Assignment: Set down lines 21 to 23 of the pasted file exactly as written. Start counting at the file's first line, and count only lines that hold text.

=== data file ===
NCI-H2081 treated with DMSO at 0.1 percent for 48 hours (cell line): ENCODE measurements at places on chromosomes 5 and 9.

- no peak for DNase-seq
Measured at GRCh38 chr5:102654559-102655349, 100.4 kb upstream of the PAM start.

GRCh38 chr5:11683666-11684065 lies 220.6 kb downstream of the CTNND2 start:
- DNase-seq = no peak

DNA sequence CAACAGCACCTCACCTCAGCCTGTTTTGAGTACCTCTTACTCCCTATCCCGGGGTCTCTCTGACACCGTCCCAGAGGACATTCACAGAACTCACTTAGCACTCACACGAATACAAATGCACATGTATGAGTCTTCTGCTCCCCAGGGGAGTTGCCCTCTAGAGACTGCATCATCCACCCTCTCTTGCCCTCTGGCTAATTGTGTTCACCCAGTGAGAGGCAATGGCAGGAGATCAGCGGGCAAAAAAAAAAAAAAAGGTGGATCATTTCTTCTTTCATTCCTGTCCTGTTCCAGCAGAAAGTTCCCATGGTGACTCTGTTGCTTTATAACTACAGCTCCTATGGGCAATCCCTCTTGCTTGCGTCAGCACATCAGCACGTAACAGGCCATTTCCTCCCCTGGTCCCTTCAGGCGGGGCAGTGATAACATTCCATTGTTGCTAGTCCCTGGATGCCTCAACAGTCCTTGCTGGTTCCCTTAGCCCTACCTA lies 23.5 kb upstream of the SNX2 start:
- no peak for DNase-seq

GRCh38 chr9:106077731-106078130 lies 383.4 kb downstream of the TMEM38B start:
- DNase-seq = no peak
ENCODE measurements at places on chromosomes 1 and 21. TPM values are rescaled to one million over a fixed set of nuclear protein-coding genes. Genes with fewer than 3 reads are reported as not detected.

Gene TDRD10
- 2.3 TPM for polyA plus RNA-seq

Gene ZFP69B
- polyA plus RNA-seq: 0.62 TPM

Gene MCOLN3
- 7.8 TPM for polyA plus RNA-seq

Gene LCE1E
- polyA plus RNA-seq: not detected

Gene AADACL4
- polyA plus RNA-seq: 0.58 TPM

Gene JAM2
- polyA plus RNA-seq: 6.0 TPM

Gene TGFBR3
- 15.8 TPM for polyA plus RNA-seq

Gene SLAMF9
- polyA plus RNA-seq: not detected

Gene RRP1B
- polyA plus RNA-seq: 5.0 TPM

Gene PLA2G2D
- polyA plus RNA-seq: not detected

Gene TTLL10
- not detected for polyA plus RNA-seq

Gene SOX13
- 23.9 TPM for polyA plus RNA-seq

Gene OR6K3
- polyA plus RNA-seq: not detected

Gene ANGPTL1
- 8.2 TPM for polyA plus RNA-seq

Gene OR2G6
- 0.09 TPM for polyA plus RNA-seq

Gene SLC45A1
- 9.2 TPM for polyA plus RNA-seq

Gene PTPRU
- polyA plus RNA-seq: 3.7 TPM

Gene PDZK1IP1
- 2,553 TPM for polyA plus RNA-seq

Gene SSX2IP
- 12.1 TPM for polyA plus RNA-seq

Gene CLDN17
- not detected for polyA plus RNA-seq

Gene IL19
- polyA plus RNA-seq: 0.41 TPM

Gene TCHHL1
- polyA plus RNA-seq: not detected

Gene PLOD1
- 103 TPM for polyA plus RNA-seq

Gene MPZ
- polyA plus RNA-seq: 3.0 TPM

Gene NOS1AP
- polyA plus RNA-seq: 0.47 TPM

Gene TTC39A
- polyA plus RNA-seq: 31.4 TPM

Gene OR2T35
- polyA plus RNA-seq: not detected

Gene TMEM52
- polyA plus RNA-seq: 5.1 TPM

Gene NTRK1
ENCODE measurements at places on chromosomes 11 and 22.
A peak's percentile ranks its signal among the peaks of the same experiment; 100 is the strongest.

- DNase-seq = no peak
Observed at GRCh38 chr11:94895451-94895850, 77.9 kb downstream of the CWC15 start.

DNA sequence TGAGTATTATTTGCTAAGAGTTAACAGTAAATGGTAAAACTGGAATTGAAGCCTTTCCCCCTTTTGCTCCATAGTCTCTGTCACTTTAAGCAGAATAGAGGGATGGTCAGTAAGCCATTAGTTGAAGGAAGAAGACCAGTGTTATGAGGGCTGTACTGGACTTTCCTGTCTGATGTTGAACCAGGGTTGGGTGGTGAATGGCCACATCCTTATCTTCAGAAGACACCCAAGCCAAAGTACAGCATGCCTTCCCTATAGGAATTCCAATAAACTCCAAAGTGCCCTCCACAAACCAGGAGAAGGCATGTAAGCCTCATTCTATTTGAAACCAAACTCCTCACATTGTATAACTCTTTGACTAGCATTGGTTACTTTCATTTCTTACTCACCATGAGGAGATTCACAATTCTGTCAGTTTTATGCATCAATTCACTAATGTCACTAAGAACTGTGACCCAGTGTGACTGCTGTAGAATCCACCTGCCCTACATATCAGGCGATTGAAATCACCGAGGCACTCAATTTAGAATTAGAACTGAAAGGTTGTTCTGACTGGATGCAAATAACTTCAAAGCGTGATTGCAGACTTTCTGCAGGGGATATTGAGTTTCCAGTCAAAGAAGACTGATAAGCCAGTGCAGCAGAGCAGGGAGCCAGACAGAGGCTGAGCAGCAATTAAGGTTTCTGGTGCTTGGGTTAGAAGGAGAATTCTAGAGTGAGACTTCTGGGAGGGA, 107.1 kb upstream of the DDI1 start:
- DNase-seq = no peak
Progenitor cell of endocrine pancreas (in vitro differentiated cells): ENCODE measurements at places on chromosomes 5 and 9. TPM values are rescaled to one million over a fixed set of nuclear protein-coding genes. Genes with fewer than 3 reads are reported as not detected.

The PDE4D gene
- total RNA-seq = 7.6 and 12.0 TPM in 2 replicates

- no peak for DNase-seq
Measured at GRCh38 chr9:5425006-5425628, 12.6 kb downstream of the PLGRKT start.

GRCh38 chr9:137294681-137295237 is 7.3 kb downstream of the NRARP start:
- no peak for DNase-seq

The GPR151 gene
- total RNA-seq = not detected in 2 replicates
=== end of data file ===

Gene JAM2
- polyA plus RNA-seq: 6.0 TPM

Gene TGFBR3